Solidification can also occur through chemical reactions . This is the case if, for example, a liquid is transformed into a substance at room temperature with a solidification temperature above room temperature. The phenomenon also occurs in metallurgy: liquid metals react with oxygen and form oxides . For example, liquid aluminum solidifies at 660 ° C, while aluminum oxide is still solid at over 2000 ° C.

When solidifying, energy is released, the solidification heat . The same amount of energy is required to melt the substance again ( heat of fusion ).

Property changes

Numerous physical properties change suddenly when solidifying. Almost all physical properties change with the temperature of a body. As long as the body does not change its aggregate state, these properties usually do not change suddenly, but continuously and very slowly. Changes in volume, density and solubility are of particular importance.

Volume and density

Most substances reduce their volume when they solidify and therefore increase their density (mass per volume) because of the constant mass . The phenomenon is known as freezing shrinkage . Water, on the other hand, expands when it solidifies. This is why ice floats on liquid water, while most other substances are lost in the melt. The expansion when water freezes can cause glass bottles filled with water to burst. In winter, water seeps into small cracks in the road surface and rock, expands and thus enlarges these cracks, which is known as frost blasting . The thermal expansion, on the other hand, is related to the temperature and not to the physical state.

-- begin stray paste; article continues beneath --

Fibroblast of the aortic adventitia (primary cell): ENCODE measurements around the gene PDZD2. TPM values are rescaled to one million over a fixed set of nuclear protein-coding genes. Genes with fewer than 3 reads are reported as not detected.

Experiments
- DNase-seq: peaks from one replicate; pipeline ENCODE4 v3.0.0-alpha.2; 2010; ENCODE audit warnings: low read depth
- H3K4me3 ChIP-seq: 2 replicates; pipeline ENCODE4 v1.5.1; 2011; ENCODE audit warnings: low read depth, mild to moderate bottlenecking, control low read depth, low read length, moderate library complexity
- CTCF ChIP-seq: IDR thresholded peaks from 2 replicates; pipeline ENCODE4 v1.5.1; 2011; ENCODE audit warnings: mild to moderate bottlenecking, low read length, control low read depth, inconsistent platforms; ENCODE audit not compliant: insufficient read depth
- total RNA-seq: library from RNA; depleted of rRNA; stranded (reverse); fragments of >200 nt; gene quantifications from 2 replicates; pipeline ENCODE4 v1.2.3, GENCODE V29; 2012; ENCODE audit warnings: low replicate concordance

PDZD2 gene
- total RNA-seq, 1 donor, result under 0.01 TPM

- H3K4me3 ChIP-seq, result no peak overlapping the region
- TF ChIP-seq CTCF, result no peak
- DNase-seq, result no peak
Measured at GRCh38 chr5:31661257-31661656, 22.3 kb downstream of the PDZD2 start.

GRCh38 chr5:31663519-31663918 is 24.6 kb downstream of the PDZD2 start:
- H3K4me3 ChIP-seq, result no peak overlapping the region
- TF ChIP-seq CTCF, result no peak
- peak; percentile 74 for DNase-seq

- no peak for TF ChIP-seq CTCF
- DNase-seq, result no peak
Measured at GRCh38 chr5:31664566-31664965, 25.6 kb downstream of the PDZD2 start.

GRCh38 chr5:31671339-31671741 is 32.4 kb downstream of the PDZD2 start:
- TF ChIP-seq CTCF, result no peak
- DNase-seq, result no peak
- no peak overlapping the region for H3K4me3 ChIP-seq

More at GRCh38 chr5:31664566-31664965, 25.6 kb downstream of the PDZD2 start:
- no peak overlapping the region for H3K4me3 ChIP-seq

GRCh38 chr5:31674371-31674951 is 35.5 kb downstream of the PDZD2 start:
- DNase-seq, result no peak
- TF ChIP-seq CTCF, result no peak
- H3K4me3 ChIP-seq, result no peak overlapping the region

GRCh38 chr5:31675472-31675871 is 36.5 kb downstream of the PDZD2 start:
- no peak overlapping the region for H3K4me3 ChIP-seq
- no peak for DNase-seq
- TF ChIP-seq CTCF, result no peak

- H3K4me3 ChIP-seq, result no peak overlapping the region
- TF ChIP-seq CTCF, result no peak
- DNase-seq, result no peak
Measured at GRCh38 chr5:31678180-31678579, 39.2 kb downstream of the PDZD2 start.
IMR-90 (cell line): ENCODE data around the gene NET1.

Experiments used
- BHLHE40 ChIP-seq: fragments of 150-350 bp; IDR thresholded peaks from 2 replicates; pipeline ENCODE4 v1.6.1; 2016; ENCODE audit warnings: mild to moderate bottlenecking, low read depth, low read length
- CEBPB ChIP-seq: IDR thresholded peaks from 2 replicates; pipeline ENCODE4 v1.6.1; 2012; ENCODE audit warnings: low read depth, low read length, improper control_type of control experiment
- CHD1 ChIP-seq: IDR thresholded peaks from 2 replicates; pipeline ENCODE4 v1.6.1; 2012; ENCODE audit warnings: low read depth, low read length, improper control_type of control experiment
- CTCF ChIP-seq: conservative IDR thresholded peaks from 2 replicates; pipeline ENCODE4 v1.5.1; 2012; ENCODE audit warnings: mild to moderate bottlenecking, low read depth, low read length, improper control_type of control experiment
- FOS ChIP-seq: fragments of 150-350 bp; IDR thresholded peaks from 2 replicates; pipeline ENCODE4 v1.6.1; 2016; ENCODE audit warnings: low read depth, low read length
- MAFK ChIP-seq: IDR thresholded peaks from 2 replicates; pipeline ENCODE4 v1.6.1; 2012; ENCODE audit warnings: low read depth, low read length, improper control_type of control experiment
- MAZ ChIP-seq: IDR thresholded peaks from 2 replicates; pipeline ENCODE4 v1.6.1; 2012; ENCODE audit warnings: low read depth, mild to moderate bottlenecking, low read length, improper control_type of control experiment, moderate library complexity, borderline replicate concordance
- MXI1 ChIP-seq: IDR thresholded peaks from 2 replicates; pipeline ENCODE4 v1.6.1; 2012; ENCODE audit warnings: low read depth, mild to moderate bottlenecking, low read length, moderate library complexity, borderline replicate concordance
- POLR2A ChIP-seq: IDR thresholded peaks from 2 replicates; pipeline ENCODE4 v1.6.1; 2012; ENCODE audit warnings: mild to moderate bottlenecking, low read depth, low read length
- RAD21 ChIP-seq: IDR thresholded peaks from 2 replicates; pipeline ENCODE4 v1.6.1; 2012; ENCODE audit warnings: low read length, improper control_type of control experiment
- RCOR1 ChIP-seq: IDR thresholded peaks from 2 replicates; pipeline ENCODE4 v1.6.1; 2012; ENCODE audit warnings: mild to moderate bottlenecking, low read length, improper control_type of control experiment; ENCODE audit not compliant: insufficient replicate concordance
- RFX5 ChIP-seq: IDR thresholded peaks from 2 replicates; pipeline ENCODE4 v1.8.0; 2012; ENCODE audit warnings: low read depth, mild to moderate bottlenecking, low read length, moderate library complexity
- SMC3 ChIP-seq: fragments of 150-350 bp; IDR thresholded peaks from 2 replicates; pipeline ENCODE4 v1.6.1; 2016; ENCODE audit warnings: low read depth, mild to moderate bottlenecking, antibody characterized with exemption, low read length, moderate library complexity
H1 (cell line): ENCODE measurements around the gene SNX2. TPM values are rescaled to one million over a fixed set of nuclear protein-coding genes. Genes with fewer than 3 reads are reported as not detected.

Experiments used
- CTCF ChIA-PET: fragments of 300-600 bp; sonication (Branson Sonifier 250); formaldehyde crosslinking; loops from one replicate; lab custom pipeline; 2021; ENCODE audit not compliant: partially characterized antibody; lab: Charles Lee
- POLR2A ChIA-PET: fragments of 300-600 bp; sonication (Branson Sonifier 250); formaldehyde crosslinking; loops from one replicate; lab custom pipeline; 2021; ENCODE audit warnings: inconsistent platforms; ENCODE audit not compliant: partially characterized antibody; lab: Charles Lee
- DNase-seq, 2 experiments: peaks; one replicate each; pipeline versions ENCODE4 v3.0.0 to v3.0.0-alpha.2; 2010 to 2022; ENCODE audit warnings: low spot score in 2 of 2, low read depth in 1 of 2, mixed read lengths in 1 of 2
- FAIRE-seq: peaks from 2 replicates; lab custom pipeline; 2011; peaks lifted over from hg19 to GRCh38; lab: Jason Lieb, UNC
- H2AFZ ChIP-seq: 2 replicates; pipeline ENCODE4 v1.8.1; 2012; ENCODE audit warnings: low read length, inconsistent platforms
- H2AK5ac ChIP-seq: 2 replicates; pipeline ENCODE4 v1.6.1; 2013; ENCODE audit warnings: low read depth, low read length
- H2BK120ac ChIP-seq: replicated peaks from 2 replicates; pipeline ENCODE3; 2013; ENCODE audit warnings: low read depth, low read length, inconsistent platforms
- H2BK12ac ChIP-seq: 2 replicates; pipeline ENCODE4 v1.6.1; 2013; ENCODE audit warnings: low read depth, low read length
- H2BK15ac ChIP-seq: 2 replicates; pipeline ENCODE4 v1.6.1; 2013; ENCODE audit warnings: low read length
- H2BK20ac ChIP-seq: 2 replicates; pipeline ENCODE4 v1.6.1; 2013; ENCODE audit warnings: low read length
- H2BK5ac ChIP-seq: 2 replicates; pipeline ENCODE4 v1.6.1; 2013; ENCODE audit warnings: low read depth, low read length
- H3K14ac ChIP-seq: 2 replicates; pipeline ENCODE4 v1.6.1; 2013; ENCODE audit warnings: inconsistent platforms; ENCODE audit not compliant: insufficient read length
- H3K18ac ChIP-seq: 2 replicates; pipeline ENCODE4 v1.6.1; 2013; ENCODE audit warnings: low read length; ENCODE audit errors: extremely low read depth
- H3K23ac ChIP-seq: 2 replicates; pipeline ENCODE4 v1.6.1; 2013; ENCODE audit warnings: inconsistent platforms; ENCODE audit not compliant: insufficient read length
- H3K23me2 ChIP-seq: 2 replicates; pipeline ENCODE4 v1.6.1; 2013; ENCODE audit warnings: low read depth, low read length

In the foundry , solidification shrinkage can damage the castings. Especially in the case of workpieces with complex shapes, the reduction of the casting is blocked by the mold, which can lead to cracks. These are known as hot cracks and can also occur during welding. In order to keep the shrinkage as low as possible, silicon is often added to cast alloys , since it expands when it solidifies and can thus partially compensate for the shrinkage.


Aluminum casting with pores

The solubility also changes greatly upon solidification. In general, a substance is less and less able to dissolve another substance when it cools down. When solidifying, however, the solubility drops sharply. If impurities are dissolved in a substance, they can be removed by means of recrystallization or the electroslag remelting process, since the impurities mainly remain in the not yet solidified area. In the foundry, gases are often dissolved in the melt. If the melt cools quickly, these gases do not have enough time to escape from the melt and then remain in the casting where they form bubbles and pores, which reduces the strength of the castings. When these castings are then welded, the gases in the pores expand greatly and can damage the workpiece.